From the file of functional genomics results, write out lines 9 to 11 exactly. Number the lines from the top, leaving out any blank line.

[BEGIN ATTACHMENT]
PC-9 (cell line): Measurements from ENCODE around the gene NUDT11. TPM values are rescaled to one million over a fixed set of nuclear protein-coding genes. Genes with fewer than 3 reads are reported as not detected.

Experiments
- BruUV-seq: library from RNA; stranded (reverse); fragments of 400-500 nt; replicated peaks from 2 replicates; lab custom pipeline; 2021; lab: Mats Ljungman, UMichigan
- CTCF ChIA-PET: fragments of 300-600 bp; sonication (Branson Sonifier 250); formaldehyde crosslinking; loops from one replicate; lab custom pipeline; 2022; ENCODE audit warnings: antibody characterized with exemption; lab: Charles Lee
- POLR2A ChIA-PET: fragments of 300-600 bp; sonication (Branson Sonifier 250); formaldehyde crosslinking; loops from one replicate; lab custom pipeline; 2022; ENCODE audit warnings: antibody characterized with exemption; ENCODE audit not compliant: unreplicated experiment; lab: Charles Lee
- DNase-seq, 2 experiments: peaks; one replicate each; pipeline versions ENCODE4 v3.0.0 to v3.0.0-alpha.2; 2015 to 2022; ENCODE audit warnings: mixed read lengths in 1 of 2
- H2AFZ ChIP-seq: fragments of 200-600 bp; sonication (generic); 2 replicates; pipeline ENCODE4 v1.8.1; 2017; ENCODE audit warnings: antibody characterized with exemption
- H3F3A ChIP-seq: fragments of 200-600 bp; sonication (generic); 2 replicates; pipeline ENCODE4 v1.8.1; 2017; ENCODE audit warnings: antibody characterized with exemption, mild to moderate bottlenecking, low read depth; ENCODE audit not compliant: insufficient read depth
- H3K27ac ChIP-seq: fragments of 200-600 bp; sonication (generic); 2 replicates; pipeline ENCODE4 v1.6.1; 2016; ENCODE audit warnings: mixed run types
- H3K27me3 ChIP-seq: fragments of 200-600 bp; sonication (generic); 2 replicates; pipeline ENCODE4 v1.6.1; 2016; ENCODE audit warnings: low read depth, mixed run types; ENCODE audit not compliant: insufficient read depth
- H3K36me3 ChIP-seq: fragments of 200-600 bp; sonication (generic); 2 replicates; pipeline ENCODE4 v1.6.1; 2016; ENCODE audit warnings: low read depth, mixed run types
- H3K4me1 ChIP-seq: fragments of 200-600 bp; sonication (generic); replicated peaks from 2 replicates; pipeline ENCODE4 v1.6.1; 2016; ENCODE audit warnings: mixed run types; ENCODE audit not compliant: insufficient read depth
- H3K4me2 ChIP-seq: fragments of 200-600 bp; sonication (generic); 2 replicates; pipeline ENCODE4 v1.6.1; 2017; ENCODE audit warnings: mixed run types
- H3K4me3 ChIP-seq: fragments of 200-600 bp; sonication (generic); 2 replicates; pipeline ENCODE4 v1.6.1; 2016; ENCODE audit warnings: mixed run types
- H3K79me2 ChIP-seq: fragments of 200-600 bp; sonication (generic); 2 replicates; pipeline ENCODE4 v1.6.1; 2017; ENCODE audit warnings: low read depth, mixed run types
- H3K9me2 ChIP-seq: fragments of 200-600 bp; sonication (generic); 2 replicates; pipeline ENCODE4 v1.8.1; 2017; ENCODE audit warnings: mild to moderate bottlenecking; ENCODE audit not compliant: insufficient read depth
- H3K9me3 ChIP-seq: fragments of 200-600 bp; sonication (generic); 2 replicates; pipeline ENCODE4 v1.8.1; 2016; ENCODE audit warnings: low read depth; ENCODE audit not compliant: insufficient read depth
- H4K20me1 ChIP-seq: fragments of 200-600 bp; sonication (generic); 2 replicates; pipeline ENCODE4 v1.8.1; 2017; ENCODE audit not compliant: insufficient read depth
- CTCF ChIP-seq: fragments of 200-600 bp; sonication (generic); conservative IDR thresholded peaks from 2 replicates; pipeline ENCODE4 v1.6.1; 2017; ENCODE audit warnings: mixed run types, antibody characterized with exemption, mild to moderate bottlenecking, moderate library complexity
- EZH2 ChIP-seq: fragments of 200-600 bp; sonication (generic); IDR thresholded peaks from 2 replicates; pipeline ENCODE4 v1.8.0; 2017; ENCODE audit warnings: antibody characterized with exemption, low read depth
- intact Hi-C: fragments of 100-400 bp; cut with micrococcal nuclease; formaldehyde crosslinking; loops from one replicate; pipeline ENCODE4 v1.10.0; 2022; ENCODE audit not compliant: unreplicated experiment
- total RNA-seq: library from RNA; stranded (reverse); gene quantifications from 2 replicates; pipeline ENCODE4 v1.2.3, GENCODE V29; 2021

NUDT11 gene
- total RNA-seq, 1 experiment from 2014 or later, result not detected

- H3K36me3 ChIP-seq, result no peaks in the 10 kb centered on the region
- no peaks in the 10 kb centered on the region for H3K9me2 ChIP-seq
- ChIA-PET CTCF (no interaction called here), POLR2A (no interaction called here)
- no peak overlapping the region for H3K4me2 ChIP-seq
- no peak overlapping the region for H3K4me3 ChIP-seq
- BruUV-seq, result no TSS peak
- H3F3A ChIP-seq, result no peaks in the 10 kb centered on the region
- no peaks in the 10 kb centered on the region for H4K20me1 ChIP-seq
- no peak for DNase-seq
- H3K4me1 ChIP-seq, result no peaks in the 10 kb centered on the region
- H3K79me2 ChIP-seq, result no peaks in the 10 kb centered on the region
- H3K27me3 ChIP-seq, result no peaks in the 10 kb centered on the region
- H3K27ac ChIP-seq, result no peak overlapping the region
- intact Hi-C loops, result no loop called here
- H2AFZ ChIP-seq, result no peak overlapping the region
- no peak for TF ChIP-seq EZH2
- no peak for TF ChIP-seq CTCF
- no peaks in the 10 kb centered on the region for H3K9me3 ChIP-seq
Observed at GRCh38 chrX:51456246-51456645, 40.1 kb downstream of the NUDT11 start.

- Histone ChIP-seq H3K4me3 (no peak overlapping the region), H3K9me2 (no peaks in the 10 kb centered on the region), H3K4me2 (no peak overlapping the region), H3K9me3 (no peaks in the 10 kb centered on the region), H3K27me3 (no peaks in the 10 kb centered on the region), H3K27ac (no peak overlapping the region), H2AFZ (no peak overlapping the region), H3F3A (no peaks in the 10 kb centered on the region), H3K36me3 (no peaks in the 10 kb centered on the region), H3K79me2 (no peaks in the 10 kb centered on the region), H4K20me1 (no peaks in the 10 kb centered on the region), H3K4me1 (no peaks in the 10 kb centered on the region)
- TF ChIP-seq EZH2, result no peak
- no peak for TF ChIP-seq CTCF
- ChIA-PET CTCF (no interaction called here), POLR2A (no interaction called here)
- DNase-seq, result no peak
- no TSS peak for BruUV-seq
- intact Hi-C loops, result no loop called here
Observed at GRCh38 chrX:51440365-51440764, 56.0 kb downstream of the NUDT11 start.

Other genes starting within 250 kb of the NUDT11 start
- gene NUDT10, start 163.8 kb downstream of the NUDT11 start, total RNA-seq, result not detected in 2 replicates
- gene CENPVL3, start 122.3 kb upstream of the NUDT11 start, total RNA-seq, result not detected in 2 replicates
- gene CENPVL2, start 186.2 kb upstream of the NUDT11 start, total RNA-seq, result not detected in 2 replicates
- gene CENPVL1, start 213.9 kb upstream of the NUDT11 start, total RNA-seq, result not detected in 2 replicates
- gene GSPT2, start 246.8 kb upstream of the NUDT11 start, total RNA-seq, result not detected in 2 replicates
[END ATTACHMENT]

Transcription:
- H3K27ac ChIP-seq: fragments of 200-600 bp; sonication (generic); 2 replicates; pipeline ENCODE4 v1.6.1; 2016; ENCODE audit warnings: mixed run types
- H3K27me3 ChIP-seq: fragments of 200-600 bp; sonication (generic); 2 replicates; pipeline ENCODE4 v1.6.1; 2016; ENCODE audit warnings: low read depth, mixed run types; ENCODE audit not compliant: insufficient read depth
- H3K36me3 ChIP-seq: fragments of 200-600 bp; sonication (generic); 2 replicates; pipeline ENCODE4 v1.6.1; 2016; ENCODE audit warnings: low read depth, mixed run types